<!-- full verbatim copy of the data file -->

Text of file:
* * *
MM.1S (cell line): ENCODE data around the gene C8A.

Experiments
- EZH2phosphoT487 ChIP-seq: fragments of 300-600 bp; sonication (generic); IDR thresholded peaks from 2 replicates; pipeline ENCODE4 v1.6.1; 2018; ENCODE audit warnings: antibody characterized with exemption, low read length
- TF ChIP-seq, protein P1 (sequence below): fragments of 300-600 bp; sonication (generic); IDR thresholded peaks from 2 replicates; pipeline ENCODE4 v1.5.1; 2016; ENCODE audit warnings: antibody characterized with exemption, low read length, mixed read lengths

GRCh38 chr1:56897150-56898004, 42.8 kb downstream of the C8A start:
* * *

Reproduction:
MM.1S (cell line): ENCODE data around the gene C8A.

Experiments
- EZH2phosphoT487 ChIP-seq: fragments of 300-600 bp; sonication (generic); IDR thresholded peaks from 2 replicates; pipeline ENCODE4 v1.6.1; 2018; ENCODE audit warnings: antibody characterized with exemption, low read length
- TF ChIP-seq, protein P1 (sequence below): fragments of 300-600 bp; sonication (generic); IDR thresholded peaks from 2 replicates; pipeline ENCODE4 v1.5.1; 2016; ENCODE audit warnings: antibody characterized with exemption, low read length, mixed read lengths

GRCh38 chr1:56897150-56898004, 42.8 kb downstream of the C8A start: